India is a federal nation with a three tier governance structure for indirect tax administration as at central level, state level and at local level i.e. municipality and Panchayats to whom power is conferred by the respective state governments as required by 73rd& 74th constitutional amendment. Also India has a unique demography with 63.4% population in age bracket (15-64) with one of the fastest growing economy across the world amid events like Brexit, rising protectionism with a contribution about 66.1% of GDP from service sector itself (2015-16) with growth rate 8.4%, 17.4% by manufacturing with a growth rate of 3.1% and rest agriculture and allied sector with a meager growth rate of 1.1%. In such an economic scenario and given the fact that 46% of the tax revenue is generated by indirect taxes and India is a hot destination for FDI, an advocacy for efficient tax administration can’t be overemphasized. But, our (Past) indirect taxation system was characterized by cascading problem, complex laws, multiple taxes at multi point with a huge compliance cost and causing distortion in markets because of lack of uniformity and common Indian market.On historic day of August 3, 2016, parliament passed 101st constitutional amendment Act giving green signal to GST i.e. Goods and service tax which will pave the way for one nation, one market, one tax. This write-up is an attempt to understand all aspects of GST like the need for it, benefits and problems associated with it and its holistic impact on diverse social and economic fabric of “BHARAT”
Above is the extract of the research document which I had presented in my college – SRCC in May 2017 just before GST roll-out. Here I am providing the full document and after that I have written about the developments which have occurred post GST roll-out:
TOPIC: GOODS AND SERVICE TAXATION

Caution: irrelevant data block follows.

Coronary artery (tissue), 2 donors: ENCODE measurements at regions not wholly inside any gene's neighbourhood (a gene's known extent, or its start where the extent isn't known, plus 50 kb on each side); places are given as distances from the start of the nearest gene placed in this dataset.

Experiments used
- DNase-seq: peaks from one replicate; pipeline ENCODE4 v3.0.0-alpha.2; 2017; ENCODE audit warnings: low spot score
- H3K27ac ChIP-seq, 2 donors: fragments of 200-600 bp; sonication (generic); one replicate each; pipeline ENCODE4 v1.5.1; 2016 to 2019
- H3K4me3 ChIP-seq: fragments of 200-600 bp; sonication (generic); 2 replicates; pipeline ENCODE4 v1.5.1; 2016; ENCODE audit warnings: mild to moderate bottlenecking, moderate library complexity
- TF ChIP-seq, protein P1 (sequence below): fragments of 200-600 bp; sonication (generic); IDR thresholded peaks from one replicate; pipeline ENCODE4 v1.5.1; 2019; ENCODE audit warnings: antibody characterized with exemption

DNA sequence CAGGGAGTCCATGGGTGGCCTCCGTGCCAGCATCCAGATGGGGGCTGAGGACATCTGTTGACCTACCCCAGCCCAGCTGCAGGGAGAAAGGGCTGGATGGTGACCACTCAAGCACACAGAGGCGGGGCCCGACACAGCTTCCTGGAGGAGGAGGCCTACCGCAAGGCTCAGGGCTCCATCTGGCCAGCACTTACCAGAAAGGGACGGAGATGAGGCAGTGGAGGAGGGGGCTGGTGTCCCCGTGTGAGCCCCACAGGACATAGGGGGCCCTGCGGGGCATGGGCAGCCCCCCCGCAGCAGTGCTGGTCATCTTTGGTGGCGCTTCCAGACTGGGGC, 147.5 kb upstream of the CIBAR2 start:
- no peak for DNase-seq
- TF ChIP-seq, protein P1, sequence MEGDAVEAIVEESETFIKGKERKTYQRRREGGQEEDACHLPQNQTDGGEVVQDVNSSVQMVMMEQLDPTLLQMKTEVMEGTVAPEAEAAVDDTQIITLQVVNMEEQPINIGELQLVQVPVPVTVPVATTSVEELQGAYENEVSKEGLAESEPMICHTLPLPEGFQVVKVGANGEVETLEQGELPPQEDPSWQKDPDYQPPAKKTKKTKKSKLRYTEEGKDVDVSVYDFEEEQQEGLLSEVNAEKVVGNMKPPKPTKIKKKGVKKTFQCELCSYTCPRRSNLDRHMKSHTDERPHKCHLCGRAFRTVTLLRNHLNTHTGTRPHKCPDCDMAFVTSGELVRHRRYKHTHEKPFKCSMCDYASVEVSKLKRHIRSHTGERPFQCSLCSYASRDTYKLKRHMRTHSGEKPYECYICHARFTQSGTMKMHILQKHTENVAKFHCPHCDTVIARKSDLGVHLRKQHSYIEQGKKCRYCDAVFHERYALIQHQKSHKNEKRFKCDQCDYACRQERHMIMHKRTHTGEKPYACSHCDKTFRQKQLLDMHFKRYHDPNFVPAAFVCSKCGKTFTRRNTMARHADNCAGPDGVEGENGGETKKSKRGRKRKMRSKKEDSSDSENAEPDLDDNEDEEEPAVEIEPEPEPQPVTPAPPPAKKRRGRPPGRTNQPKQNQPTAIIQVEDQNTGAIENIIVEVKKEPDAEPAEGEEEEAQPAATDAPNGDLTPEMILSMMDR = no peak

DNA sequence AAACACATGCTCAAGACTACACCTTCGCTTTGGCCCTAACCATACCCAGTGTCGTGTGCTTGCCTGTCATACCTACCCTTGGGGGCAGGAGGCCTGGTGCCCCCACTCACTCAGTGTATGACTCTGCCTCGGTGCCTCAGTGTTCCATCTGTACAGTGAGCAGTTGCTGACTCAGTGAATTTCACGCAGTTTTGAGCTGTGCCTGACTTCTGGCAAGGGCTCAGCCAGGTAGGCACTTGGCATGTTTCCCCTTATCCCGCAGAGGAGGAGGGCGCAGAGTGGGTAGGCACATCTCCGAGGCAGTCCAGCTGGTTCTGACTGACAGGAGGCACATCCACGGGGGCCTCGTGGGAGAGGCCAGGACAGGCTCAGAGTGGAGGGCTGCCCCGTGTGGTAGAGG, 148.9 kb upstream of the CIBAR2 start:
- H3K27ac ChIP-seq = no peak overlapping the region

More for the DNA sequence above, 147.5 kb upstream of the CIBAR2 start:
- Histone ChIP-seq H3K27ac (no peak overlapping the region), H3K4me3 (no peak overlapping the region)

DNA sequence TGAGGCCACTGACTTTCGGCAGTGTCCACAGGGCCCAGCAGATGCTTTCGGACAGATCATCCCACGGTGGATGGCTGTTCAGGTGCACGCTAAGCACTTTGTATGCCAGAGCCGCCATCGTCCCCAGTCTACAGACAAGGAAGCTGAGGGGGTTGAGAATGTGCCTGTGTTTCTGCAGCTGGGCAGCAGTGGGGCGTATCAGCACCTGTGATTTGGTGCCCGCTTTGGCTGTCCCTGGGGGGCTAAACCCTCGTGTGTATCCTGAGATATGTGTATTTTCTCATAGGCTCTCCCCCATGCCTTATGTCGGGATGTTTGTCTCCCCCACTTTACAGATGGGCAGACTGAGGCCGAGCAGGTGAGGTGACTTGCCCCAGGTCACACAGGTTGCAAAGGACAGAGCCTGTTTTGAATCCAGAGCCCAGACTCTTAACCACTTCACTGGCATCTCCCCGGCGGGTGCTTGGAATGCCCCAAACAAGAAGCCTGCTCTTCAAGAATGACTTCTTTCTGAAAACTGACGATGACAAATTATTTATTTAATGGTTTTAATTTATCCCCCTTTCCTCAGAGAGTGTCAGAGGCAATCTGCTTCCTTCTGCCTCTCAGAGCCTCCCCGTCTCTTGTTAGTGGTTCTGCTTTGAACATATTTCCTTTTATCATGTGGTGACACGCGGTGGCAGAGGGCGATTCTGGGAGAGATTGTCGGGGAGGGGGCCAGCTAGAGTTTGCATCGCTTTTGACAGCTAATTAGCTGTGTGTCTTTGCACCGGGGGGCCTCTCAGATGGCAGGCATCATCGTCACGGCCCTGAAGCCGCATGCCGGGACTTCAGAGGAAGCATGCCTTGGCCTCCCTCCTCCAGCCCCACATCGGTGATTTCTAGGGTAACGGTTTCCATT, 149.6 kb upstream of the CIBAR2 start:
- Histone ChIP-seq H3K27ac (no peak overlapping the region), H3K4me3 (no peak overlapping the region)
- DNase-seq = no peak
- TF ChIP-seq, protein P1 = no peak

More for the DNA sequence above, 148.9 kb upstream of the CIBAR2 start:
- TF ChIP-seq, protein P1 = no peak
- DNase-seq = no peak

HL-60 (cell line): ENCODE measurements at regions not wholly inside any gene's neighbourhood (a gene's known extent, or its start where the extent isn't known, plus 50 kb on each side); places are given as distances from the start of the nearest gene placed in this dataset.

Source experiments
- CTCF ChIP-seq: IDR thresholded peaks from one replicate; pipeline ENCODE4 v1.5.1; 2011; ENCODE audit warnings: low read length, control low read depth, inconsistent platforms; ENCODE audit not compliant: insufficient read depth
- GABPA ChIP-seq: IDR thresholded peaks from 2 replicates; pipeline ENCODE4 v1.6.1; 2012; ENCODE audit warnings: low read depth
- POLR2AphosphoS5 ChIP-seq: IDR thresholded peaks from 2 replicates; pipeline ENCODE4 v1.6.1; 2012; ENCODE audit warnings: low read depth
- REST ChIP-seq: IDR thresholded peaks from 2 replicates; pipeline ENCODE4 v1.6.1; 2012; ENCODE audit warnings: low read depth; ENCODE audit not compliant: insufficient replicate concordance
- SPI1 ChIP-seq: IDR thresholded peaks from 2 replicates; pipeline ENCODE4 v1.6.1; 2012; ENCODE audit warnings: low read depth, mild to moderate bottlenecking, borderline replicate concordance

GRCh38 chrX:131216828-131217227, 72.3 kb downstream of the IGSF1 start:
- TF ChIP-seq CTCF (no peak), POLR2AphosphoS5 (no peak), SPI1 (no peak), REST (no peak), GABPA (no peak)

A PROJECT SUBMITTED IN PARTIAL FULFILMENT OF THE REQUIREMENT FOR DEGREE OF B.COM (H) UNIVERSITY OF DELHI
BY: TARUN GOYAL
India is a federal nation with a three-tier governance structure for indirect tax administration as at central level, state level and at local level i.e. municipality and Panchayats to whom power is conferred by the respective state governments as required by 73rd& 74th constitutional amendment. Also, India has a unique demography with 63.4% population in age bracket (15-64) with the fastest growing economy across the world amid events like Brexit, rising protectionism with a contribution about 66.1% of GDP from service sector itself 2015-16 with growth rate 8.4%, 17.4% by manufacturing with a growth rate of 3.1% and rest agriculture and allied sector with a meagre growth rate of 1.1%. In such an economic scenario and given the fact that 46% of the tax revenue is generated by indirect taxes and India is a hot destination for FDI, an advocacy for efficient tax administration can’t be overemphasized. But, our current indirect taxation system is characterized by cascading problem, complex laws, multiple taxes at multi point with a huge compliance cost and causing distortion in markets because lack of uniformity and common Indian market. However, on historic day of August 3, 2016, parliament passed 101st constitutional amendment Act giving green signal to GST i.e. Goods and service tax which will pave the way for one nation, one market, one tax. This document is an attempt to understand all aspects of GST like the need for it, benefits and problems associated with it and its holistic impact on diverse social and economic fabric of “BHARAT”.
This project work is an attempt to review the prominent literature available on the GST including research articles of various scholars.